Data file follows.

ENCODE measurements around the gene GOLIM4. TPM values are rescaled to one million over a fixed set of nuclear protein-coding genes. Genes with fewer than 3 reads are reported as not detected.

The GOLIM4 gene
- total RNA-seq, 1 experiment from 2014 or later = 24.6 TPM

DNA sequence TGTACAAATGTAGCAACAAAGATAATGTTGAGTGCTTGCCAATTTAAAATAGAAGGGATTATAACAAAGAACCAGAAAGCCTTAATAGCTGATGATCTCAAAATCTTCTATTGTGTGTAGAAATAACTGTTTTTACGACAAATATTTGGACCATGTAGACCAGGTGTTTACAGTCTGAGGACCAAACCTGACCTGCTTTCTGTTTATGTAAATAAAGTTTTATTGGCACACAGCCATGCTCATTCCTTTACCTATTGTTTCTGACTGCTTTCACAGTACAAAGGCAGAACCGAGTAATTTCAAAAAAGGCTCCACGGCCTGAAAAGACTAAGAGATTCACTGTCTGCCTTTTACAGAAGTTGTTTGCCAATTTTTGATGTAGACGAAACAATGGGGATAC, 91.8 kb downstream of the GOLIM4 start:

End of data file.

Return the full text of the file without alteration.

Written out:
ENCODE measurements around the gene GOLIM4. TPM values are rescaled to one million over a fixed set of nuclear protein-coding genes. Genes with fewer than 3 reads are reported as not detected.

The GOLIM4 gene
- total RNA-seq, 1 experiment from 2014 or later = 24.6 TPM

DNA sequence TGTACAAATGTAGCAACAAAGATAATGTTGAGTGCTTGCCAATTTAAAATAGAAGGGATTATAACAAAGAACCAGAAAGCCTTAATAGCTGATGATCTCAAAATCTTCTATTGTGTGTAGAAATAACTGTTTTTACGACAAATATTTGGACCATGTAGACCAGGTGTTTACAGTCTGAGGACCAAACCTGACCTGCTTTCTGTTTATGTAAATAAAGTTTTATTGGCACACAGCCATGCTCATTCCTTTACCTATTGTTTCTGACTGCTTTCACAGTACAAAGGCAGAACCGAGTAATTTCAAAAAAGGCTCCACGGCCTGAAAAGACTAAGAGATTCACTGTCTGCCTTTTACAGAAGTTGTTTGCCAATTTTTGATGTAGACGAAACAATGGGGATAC, 91.8 kb downstream of the GOLIM4 start: